Tokyo Organizers were asked last month why they were giving condoms to athletes while also demanding they follow strict social distancing rules.
Editor’s note: This story is updated to include that Tokyo organizers have since said athletes would be given the condoms as they leave the country.
It’s been a tradition for more than 30 years at the Olympics. Games organizers give out hundreds of thousands of free condoms to athletes in the Olympic village with a message of promoting safe sex.
Once again at the Tokyo Olympics, organizers planned to give out roughly 150,000 condoms to athletes, according to reports. But athletes were also being told to basically stay away from each other due to COVID-19.
Days after the apparent contradiction was revealed, organizers reportedly announced they are giving the condoms to athletes as they are leaving the country.
One of the rules found on page 34 of the most recent Tokyo Olympics playbook given to athletes says, “Avoid unnecessary forms of contact.” It specifically examples such as hugs, handshakes and high-fives. But presumably it also means any other forms of physical contact that aren’t part of competition.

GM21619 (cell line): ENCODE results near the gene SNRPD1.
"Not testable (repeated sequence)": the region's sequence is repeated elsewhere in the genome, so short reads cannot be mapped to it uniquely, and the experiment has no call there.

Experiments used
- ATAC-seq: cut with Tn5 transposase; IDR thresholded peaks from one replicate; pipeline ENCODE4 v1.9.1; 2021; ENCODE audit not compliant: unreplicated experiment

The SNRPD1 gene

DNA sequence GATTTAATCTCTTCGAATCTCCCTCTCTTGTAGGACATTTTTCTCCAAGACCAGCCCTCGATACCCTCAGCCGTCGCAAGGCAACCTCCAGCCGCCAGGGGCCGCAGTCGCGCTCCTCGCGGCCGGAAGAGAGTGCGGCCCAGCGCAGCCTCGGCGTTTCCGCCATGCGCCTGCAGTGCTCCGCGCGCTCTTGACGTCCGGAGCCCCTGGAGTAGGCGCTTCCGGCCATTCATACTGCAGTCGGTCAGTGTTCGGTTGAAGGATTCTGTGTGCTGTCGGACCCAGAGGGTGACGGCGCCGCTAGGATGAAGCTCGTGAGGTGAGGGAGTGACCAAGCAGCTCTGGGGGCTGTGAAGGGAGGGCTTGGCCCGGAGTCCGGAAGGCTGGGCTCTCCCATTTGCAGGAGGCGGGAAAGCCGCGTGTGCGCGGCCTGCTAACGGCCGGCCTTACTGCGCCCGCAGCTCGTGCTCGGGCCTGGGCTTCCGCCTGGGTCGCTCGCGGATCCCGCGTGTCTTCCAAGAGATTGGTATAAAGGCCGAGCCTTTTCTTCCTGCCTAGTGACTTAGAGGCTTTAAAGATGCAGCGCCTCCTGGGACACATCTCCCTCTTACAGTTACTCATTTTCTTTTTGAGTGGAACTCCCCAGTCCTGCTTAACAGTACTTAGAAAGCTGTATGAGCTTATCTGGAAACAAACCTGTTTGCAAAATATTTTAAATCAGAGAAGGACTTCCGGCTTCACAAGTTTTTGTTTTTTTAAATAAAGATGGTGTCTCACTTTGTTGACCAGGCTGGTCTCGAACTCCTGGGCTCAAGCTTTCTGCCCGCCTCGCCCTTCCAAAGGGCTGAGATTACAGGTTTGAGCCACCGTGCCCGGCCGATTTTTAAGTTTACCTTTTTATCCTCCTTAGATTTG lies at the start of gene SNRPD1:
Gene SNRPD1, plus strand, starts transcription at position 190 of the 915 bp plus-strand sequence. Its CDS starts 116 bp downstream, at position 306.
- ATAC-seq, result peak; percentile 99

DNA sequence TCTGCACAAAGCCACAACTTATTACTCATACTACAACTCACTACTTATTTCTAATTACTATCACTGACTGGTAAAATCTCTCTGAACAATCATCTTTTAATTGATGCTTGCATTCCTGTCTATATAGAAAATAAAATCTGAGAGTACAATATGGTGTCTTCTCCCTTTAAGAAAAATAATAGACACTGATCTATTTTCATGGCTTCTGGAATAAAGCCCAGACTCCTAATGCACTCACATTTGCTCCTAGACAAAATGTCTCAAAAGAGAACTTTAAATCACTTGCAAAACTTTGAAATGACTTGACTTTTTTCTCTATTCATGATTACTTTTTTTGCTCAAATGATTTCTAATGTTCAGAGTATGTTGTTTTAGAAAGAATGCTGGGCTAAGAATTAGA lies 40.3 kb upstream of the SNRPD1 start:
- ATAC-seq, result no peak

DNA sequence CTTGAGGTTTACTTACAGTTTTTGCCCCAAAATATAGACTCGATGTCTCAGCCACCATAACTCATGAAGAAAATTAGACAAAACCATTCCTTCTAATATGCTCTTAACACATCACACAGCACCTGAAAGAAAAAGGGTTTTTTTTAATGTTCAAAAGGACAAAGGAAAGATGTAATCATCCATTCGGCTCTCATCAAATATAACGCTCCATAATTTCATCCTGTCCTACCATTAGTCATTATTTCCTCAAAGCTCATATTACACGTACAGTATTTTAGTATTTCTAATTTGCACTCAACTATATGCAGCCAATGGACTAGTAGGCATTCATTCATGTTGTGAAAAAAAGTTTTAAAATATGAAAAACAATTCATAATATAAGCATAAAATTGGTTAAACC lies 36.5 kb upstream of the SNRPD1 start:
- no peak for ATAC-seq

The Guardian reported on June 18 that those in the Olympic village who do not follow social distancing rules could be disqualified, deported and face fines.
So with all that being said, how did Tokyo organizers explain giving out condoms to athletes while also telling them to, basically, not touch each other?
“The distribution of condoms is not for use at the athlete’s village, but to have athletes take them back to their home countries to raise awareness” around HIV and AIDS, organizers reportedly told Reuters on June 14.
Six days after that statement, USA TODAY reported that organizers said the condoms would be handed out when athletes are departing Tokyo.
The tradition of giving out condoms goes back to the 1988 Olympics in Seoul, South Korea, at the height of the HIV and AIDS scare. That year, the number of condoms given out was 8,500, according to USA TODAY. Five years ago in Rio, it was 450,000 — partly due to efforts to curb the spread of Zika.
A 2012 expose by ESPN highlighted how much physical activity happens between Olympic athletes away from the field of play. Former U.S. Women’s National Team goalkeeper Hope Solo estimated 70-75% of Olympians had sex at the Games.
Fans will be banned from Tokyo-area stadiums and arenas after the Japanese government put the capital under a COVID-19 state of emergency because of rising new infections and the highly contagious delta variant.
The Associated Press contributed to this report.
Author: Travis Pittman
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